American Peace Society house facts for kids
American Peace Society
U.S. National Historic Landmark District
|Location||734 Jackson Pl., NW., Washington, D.C.|
|Part of||Lafayette Square Historic District (ID70000833)|
|NRHP reference No.||74002155|
Quick facts for kidsSignificant dates
|Added to NRHP||September 13, 1974|
|Designated NHL||May 30, 1974|
|Designated NHLDCP||August 29, 1970|
The American Peace Society House, also known as the Glover House, is a historic house at 734 Jackson Place NW, facing Lafayette Square in the heart of Washington, D.C. Built in 1878 for banker and philanthropist Charles Carroll Glover, it is most notable as the national headquarters of the American Peace Society from 1911 to 1948. The Peace Society was one of the first overtly pacifist organizations in the nation, with a history dating to 1815. The house was declared a National Historic Landmark in 1974.
Description and history
The former American Peace Society House stands on the west side of Jackson Place, the street flanking Lafayette Square's west side. It is one of a series of row houses, built of brick with sandstone trim. It is three stories in height, with a two-bay front facade. The entrance is in the right bay, and the left bay has a two-story polygonal projecting bay. Windows are framed by bracketed hoods that are segmental arches on the first floor, and shallow gables on the upper levels. The entrance is set under a bracketed segmented-arch opening with flanking paneled pilasters.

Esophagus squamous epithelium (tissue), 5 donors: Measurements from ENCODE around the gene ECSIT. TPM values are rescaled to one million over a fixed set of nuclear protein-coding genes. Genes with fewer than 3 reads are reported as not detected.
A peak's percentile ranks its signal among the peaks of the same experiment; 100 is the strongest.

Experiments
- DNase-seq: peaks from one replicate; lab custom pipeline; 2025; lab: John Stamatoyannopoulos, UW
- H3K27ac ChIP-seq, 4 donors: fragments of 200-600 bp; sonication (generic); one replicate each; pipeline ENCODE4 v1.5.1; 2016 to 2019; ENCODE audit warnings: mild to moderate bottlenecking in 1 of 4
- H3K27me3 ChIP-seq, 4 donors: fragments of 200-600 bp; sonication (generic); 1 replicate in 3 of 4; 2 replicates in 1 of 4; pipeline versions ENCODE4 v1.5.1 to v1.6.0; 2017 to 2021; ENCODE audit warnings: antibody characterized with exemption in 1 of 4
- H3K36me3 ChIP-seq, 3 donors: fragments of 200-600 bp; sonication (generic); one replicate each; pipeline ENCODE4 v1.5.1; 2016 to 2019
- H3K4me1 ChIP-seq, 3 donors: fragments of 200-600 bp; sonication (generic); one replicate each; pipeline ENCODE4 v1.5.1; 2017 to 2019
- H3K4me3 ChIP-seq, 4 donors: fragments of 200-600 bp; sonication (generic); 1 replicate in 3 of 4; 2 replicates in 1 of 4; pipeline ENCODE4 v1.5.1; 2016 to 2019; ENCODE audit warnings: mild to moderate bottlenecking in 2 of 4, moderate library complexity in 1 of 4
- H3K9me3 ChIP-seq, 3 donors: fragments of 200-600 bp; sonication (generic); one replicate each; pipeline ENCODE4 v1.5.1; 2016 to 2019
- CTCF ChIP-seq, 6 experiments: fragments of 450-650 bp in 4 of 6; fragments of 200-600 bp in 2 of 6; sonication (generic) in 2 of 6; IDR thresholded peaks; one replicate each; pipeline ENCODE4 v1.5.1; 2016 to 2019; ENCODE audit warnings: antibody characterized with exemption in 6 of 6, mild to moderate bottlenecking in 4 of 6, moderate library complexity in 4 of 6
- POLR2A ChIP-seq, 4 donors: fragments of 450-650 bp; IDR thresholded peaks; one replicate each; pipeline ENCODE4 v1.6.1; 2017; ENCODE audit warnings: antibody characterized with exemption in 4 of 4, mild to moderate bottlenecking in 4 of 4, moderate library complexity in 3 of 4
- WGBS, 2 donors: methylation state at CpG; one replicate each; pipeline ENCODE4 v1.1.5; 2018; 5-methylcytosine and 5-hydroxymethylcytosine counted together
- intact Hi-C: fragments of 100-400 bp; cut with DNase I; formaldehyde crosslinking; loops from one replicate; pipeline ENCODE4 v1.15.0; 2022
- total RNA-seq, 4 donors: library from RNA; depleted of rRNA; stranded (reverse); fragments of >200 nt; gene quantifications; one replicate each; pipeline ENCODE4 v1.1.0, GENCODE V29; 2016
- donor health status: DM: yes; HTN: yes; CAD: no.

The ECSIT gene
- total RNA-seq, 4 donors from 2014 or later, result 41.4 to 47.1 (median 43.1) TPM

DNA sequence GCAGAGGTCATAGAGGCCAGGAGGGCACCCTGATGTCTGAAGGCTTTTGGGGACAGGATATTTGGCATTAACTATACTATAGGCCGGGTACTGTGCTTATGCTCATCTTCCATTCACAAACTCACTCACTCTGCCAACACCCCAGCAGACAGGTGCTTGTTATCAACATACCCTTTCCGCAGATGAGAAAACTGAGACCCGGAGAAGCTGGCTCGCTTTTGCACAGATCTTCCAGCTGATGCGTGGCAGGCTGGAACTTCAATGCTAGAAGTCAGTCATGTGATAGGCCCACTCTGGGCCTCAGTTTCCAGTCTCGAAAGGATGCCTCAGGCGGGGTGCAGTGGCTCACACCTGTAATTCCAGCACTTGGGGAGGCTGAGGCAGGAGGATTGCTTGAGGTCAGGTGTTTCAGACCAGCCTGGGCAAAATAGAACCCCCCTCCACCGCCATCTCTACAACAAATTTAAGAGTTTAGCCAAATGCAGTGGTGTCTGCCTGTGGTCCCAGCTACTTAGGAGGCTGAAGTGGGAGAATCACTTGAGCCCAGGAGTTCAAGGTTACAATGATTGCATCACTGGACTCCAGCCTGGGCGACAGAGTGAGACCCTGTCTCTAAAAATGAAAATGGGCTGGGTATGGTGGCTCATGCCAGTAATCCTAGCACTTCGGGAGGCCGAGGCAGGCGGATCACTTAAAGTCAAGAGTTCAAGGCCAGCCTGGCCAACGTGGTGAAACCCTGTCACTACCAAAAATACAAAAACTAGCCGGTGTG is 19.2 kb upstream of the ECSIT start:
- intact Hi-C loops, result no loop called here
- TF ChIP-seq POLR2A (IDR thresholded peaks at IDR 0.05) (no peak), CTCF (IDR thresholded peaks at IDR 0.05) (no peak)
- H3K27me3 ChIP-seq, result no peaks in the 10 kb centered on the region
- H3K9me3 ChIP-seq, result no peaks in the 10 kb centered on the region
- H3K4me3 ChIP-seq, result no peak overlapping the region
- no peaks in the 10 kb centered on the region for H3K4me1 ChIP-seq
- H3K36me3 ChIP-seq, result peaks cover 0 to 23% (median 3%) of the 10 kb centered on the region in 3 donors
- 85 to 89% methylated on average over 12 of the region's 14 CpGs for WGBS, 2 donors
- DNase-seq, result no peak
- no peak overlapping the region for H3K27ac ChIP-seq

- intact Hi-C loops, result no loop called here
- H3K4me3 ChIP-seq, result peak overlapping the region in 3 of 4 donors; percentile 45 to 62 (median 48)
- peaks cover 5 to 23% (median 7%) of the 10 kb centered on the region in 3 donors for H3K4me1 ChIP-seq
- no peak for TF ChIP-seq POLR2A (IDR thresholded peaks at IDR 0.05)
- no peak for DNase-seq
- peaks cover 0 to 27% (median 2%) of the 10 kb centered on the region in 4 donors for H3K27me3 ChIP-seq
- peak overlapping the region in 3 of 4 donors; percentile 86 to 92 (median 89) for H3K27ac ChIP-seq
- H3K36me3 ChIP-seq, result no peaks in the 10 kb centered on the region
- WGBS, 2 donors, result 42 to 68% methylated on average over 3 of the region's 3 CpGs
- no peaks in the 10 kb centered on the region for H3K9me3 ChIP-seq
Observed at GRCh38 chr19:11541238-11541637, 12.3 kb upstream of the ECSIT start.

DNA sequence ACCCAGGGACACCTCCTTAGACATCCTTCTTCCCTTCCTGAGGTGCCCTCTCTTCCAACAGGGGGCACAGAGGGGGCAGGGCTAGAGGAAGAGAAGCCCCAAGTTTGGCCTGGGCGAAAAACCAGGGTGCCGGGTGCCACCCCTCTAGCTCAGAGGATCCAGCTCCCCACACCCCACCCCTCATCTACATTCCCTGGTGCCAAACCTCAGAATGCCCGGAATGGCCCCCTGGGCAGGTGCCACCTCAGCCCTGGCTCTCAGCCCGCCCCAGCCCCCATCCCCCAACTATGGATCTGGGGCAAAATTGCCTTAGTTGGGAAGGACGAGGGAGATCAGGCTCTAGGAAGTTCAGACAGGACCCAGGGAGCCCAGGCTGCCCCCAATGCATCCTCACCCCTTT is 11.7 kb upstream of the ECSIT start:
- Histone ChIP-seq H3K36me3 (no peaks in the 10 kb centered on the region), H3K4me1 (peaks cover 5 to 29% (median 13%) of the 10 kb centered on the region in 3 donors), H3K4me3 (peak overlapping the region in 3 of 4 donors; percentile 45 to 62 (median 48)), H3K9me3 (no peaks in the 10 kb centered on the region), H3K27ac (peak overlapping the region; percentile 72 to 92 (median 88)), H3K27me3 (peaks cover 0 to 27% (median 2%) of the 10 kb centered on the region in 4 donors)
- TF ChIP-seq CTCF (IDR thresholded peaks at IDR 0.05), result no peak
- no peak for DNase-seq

The house was built in 1878, and its first prominent occupant was Charles Carroll Glover, a prominent Washington banker and philanthropist. In 1902 it was briefly occupied by the War College Board. From 1911 to 1947 it served as the headquarters of the American Peace Society. The Society has its origins in a number of local and state peace societies organized in the early decades of the 19th century, the oldest of which, the New York Peace Society, was founded in 1815. In 1828 these disparate groups came together, creating the nation's first organization dedicated to the promotion of international peace.
In the 1970s the house was occupied by the American Revolution Bicentennial Commission, by which time it had been combined by the creation of openings in party walls with one of the adjacent units. The series of rowhouses it is part of now belong to the federal government, and are managed by the General Services Administration.
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